Swartz: Why do we need Veterans Day?
By By Steve Gillespie / staff writer
Nov. 11, 2002
Jim Swartz began his military service in 1967 as a Green Beret serving in Vietnam. He retired in 1992 after serving in the U.S. Army Air Defense Corps during the Gulf War.
Swartz was a prisoner of war in Vietnam for 16 days before he and other men captured at the same time escaped and returned to active duty.
He is an active member of the Memorial Day and Veterans Day Committees of the Veterans of Foreign Wars Post No. 79. He works as a plane captain at Naval Air Station Meridian, overseeing aircraft during take-offs and landings.
As a guest of The Meridian Star's editorial board last week, he discussed Veterans Day and other veterans' issues.
The Meridian Star: Do you think Veterans Day means different things to different veterans?
Swartz: Veterans of World War I, World War II and Korea came home and got their hoopla. The Vietnam veterans never got a hoopla with all the political things going on, and then Desert Storm came and they got the big parades and things like that. A lot of us active duty Vietnam veterans kind of shunned away.
I volunteered. I spent three years over there. I feel no illness to the military or to my government about going over there. I understood why, even though sometimes I didn't understand why we were doing it the way we were doing it.
The Meridian Star: How should schools make students aware of sacrifices made by veterans?
Swartz: The educational system needs to go out and find these veterans and bring them into school the week of Veterans Day. Have them talk, tape them.
I think the movie "Saving Private Ryan" should be mandatory criteria for getting a high school diploma. They need to see what men did. If they want to understand the Vietnam War, one of the best movies put out has been "When We Were Soldiers" as far as accuracy and what was really going on over there.
The Meridian Star: How important is it for non-veterans to remember Veterans Day?
Swartz: I kind of object to people not supporting Veterans Days. They'll go out by the thousands to show up for cancer-funding things, diabetes and all this.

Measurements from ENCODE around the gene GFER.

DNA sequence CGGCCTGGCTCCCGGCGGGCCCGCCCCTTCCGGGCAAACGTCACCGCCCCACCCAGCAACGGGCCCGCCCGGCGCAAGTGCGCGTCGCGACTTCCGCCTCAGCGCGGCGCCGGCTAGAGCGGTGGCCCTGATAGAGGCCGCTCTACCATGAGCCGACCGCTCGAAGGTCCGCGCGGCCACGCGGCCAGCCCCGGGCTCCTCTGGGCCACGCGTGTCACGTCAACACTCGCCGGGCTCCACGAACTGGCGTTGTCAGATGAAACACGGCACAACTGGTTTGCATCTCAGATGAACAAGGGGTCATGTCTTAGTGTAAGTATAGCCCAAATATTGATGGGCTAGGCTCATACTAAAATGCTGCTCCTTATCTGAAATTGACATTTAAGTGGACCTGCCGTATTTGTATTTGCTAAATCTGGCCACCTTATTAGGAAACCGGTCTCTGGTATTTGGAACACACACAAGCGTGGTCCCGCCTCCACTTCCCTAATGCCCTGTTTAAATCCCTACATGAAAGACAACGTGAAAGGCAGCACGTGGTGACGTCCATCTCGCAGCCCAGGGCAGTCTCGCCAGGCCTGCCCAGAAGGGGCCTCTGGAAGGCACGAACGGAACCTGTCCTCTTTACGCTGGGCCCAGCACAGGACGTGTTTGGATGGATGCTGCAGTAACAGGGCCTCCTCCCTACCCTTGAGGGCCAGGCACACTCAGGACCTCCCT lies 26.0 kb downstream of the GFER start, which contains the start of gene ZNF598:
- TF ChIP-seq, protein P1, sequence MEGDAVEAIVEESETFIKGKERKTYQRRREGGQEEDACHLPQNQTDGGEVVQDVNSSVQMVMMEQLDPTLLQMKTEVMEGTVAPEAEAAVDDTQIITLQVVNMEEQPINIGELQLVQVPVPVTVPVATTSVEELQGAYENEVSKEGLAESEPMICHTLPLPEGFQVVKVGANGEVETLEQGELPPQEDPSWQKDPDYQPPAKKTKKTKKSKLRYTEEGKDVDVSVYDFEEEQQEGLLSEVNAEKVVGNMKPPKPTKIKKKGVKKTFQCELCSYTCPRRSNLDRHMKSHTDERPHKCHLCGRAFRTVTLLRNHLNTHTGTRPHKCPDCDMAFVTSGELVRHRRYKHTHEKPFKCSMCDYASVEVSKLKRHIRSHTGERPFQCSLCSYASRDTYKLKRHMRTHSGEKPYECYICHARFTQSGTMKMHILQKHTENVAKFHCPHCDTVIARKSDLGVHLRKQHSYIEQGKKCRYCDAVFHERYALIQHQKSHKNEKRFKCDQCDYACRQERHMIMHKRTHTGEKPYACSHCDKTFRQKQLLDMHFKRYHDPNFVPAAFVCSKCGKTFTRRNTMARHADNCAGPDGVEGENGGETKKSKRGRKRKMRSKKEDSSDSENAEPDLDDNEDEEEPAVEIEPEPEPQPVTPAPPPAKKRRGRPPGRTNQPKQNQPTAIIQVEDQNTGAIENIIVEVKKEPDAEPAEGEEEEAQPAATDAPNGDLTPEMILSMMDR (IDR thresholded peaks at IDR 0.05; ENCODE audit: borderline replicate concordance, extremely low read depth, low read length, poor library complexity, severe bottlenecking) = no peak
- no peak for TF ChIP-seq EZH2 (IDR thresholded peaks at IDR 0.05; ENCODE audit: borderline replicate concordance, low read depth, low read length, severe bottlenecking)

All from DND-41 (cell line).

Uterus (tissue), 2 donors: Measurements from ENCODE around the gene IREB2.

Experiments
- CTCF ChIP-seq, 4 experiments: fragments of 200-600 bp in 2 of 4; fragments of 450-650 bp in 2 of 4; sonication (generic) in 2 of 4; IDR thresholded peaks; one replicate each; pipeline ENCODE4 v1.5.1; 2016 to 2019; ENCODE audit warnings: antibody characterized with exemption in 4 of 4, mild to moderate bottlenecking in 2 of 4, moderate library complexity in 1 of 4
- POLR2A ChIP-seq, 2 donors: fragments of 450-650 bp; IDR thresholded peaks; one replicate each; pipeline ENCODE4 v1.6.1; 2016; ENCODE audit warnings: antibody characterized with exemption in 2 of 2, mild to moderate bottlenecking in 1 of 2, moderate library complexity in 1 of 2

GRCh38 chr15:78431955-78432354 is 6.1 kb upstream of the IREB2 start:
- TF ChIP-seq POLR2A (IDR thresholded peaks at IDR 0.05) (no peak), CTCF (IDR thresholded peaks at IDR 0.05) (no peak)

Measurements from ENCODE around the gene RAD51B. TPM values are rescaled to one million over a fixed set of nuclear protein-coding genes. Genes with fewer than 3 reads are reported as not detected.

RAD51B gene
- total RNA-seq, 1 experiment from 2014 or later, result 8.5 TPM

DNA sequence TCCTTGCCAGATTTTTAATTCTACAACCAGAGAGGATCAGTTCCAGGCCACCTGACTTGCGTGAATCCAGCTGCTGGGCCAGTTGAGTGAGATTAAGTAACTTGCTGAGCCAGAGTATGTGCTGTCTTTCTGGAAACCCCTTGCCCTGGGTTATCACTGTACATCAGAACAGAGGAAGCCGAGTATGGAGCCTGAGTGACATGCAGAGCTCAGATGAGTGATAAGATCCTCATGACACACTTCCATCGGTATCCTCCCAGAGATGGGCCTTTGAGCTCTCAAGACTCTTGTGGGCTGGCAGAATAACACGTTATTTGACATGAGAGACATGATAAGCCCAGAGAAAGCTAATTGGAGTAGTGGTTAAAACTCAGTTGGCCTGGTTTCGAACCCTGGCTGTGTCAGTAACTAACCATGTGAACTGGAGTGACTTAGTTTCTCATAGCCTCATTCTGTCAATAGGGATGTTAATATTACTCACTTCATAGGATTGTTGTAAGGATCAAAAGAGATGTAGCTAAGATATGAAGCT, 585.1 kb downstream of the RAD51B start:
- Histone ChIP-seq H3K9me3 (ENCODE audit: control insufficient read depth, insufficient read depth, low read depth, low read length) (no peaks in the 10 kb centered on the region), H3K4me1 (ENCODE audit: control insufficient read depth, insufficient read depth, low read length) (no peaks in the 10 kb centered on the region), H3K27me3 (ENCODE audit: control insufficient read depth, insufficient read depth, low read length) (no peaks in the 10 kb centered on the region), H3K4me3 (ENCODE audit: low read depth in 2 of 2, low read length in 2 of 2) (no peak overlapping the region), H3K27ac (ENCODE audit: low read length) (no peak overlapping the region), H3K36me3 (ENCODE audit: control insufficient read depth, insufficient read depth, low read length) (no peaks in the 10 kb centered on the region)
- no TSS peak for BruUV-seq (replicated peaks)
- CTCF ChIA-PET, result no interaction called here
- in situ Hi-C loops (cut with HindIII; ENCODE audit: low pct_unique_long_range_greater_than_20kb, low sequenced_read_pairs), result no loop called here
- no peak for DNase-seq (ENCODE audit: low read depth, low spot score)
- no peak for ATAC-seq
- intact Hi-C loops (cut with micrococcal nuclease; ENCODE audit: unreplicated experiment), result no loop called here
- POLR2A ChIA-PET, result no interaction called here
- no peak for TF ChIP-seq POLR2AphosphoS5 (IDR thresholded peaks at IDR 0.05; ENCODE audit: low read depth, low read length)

But they need to think of it. That's what these veterans are dying of every day. And a lot of cancer patients contracted it while they were in Vietnam. A lot of soldiers since the Korean War are dying of cancer because they were part of a nuclear test out in the middle of the desert.
What I'd like to see is instead of the veterans groups putting on their own parade, is the businesses of Meridian and Lauderdale County getting together and putting the parade on for the veterans, and the same thing with the Memorial Day services. We have sent hundreds of letters out to organizations asking for their support to do this and we get little to no response.
We're disappointed that schools are not out that day. County and state offices are closed. If the county and state isn't working, why are schools in? Everything with the exception of retail, banks and so-forth, is going to be closed. That's what kind of puzzles us.
The Meridian Star: How does this year's parade compare to last year's parade?
Swartz: More groups tried to get into the parade last year. I don't want to belittle the several thousand people who were killed in the World Trade Center, but they jumped on the bandwagon more or less. I noticed there were more entries for last year's parade than this year's parade.
For Meridian not to support a Veterans Day parade is kind of ludicrous. You have the 186th Air Refueling Squadron here where men are rotating on a monthly basis to places overseas. We have Naval Air Station Meridian, two Army National Guard units, a helicopter and an engineering unit that would be called up for a major conflict because of the downsizing of the active duty military.
This place would be almost a ghost town if the 186th ever deployed as a full unit anywhere. There's almost 1,200 people in that unit. If the helicopter or engineering units deployed, the city would see a large void in the work force. I know in the helicopter unit there is a large contingent of Mississippi State Police, so you would lose people there.
There are large guard units in Mississippi that are front line units, support units and transportation units. During Desert Storm there were units brought to Saudi Arabia with trucks just to haul mail.